Just re-read my last post, and wanted to expand on it slightly, because I think I make it appear as if the main value in “listening” online is to enable you to respond and engage with users who don’t like your company, product or sector and in this way help shape the online debate in the long-term.

First, it’s not always just the long-term that matters. Something goes terribly wrong, you’ve got a PR calamity on your hands, you’re in crisis communications mode and your online response needs to be very much short-term because the web is where bad news spreads the fastest. What do you do? These are, in short, the steps to take:

  1. You establish your position and what you’re going to say (this is valid for offline as well as online communications.) If you’ve done something where you’re patently in the wrong, admit to it, apologise, and take very tangible action to make amends. If the bad press is actually unrepresentative and you simply want to correct it, try to be nice about it i.e. don’t say that whoever is spreading the news is a so and so, but just correct the mistake.
  2. You set-up an online hub on your website where you publish your apology, rebuttal, immediate response or whatever. All updates should be made here first and all your other communication should point here.
  3. You get the best online monitoring set-up (using a specialised agency) and set up a dedicated team that will deal with follow-up.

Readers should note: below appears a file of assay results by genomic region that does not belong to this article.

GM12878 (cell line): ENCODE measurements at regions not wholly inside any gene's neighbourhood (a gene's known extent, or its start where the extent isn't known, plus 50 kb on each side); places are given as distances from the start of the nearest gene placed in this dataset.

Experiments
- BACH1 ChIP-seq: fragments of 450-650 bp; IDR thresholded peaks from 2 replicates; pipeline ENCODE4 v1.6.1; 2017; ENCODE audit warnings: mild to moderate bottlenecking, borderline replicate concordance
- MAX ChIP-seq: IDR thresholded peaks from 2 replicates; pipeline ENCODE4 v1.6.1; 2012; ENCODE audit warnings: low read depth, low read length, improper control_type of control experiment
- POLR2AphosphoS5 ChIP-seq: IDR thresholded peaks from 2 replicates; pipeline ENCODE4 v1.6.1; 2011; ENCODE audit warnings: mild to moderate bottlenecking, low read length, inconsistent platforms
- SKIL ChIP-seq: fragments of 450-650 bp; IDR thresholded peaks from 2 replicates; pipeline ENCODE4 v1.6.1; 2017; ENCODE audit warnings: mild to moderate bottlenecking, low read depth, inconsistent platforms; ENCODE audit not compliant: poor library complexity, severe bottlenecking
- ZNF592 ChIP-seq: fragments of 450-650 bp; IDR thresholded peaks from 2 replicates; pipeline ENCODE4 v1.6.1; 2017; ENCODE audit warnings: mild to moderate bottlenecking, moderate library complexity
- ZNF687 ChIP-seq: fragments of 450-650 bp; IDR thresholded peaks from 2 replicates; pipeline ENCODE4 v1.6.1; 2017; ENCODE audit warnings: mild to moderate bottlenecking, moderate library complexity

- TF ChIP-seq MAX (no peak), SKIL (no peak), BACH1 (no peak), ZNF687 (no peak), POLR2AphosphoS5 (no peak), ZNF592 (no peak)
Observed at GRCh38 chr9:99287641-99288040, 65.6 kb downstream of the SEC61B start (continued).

4. When you come across the story in reputable blogs or other sites, fora etc., you respond (being humble and staying on message..) and direct users to your hub. Result? If done well, you’ll slow down the spread of negative press while your response becomes part of the story, rather than just what went wrong.

Second, it’s not just about engaging with naysayers. You want to produce content that educates people beyond the negative press you’re getting, meaning that you don’t just communicate in response to criticism. You also need to proactively produce content that can contribute to the debate. And you want to engage with people who actually support your position too: tell them you appreciate their material and provide them with other content, and over time, build up relationships with them. This is probably the most important element of a long-term approach, as you’re helping to nurture a community of ambassadors who support your position.

UPDATE: just came across this post about online crisis communications (in French.)

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I’ve been reading about how social media is transforming customer service for a while now (came across this article on Econsultancy about this very topic today) and am wondering to what extent the same approach is viable when it comes to regulatory issues and the like in Brussels.

Here’s the gist of how social media has been impacting customer service:

  1. Disgruntled customer complains about a company’s product on Twitter (or whatever.)